What else? The island is home to hundreds of cheeky wild monkeys. Every evening islanders and tourists go to the recreation park near a mangrove swamp to feed the savvy primates their favourite bananas.


Best for swimming: Koh Phi Phi

Ko Phi Phi is probably best known for a combo of diving and partying, but the most exciting activity on the island is The Adventure Club’s shark watch tour (

This is an early morning three-hour trip on which you get to swim with black tip reef sharks.

You’re taken out on a long-tail boat to an area of shallows where the sharks like to swim, then you’re given the opportunity to do some snorkelling and swimming in the water with them.

The company is known for being environmentally conscious and promoting sustainable tourism. Plus, they’re so confident that the sharks will be there that if you don’t see any, you get a full refund.

What else? Toughen up those muscles by scaling limestone cliffs at one of Ko Phi Phi’s top rock climbing spots, such as Hin Taak Climbing Area or Ton Sai Tower.


Best for deserted beaches: Koh Kood

Well there certainly aren’t many of these left in Thailand, but there is one sandy spot that you can genuinely call secluded.

Koh Kood is an absolute pain to get to (from Bangkok it’s a flight to Trat airport, then an hour’s boat ride from the mainland), which puts off lots of tourists but explains its serenity.

But once you get there … no land lines, virtually no internet access or electricity, just clean white sands, the odd hammock tied to a palm tree and plenty of blue waters if you fancy a dip.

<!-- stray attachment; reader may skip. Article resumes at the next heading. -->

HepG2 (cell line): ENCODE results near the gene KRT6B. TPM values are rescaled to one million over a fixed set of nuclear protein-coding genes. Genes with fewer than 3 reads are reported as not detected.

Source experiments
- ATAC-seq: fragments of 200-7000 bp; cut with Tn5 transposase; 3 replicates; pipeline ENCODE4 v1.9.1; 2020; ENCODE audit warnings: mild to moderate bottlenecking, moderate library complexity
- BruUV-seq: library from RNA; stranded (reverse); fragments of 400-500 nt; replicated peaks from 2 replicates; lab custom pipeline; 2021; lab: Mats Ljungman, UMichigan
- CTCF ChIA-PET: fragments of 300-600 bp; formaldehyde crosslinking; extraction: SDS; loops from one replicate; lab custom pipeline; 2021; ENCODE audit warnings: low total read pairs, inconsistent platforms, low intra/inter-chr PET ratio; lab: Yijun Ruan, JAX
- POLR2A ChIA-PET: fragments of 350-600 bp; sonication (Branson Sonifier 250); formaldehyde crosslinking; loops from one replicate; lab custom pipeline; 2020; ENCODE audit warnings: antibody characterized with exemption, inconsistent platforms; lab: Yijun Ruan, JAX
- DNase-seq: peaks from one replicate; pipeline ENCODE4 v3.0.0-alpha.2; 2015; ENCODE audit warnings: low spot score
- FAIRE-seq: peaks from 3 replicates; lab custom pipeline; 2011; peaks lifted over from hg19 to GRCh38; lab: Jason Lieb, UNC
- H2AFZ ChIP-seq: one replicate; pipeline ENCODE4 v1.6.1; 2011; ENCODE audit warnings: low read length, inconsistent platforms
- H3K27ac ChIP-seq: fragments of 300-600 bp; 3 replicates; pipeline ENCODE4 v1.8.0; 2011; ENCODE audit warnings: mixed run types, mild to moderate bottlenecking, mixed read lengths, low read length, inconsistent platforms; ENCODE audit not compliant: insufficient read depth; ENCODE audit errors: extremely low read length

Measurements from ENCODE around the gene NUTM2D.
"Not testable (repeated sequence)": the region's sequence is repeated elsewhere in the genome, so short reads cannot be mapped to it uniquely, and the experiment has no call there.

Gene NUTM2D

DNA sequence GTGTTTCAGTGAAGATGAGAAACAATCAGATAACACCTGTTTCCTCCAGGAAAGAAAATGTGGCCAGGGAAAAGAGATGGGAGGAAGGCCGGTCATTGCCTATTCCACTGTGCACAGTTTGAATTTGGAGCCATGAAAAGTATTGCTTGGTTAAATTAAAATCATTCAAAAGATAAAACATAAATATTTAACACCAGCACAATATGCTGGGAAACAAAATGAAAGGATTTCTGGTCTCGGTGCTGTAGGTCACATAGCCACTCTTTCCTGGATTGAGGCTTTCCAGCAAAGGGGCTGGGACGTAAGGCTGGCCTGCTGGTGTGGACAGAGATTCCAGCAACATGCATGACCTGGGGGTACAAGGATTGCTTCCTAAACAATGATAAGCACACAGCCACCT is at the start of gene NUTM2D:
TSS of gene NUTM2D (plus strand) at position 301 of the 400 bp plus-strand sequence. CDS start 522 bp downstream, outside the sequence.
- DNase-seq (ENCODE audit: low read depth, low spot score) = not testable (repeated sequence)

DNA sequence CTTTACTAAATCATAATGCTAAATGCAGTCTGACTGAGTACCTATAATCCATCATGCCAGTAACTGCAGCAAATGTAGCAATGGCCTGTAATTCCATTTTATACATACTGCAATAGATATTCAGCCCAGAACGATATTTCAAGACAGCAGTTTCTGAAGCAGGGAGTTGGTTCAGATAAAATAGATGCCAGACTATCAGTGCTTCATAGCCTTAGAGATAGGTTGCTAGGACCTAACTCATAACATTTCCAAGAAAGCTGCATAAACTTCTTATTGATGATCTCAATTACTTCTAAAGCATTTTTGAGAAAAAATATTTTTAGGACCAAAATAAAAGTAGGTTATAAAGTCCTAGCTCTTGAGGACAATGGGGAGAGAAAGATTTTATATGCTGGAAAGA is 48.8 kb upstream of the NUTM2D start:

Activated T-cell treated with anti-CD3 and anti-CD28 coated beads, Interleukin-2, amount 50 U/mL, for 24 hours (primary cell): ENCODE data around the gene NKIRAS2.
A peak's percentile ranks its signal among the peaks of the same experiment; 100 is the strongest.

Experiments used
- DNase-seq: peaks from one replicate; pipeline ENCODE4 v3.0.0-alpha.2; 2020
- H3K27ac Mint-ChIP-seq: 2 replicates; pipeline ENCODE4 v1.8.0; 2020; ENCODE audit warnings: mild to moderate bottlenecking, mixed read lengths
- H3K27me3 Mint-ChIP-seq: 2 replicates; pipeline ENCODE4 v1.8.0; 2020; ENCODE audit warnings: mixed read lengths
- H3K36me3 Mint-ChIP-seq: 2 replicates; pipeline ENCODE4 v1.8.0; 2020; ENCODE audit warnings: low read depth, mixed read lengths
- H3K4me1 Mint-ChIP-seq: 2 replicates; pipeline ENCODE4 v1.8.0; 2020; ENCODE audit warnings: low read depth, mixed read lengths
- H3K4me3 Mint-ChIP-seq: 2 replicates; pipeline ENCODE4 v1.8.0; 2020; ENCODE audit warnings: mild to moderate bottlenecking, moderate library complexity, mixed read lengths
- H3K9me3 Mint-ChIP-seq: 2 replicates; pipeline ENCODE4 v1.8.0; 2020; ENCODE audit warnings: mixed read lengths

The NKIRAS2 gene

Aow Pharo, Bang Bao and Siam Beach are some of the most pristine stretches, perfect for a lazy day sunbathing, while Tapao Beach is also known for being a top swimming and snorkelling spot.

What else? If you can be bothered to climb out of your hammock, Koh Kood island has lots of pretty waterfalls to visit.

Klong Chao Waterfall is a top spot for splashing about and has the royal seal of approval, as it was once visited by Thailand’s King Mongkut in the 1850s.

Click NEXT to read about rock climbing in the North



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Photo: Chiang Mai Rock Climbing Adventures


An alternative adventure to exploring Thailand’s islands is to head north to go climbing and look out over the lush jungle.  Novice Lucy Winstanley Norris went from trembling to top-of the world in no time…

“The view across the Mae On Valley is spectacular, even for northern Thailand, where waves of lush tropical jungle rising into misty hills are an everyday sight. But there’s something about this vista that is especially knee-trembling: the fact that I am 40ft up, clinging to a sheer rock face with nothing but a rope for reassurance should my fingertips fail me.

More significant than the rope, it suddenly occurs to me, is the knot, which begins to gnaw at my mind – did I fasten it tightly enough? Will it hold me if I fall?

Truth be told, at the beginning of the day I had not expected to be supported at such heights by a rope I had tied myself. Enrolling for a day’s beginner rock climbing course in the northern city of Chiang Mai, I anticipated much in the way of balancing exercises and rope-tying practice, with a little climbing in the afternoon, if I was good and impressed the instructor with my figure-of-eights.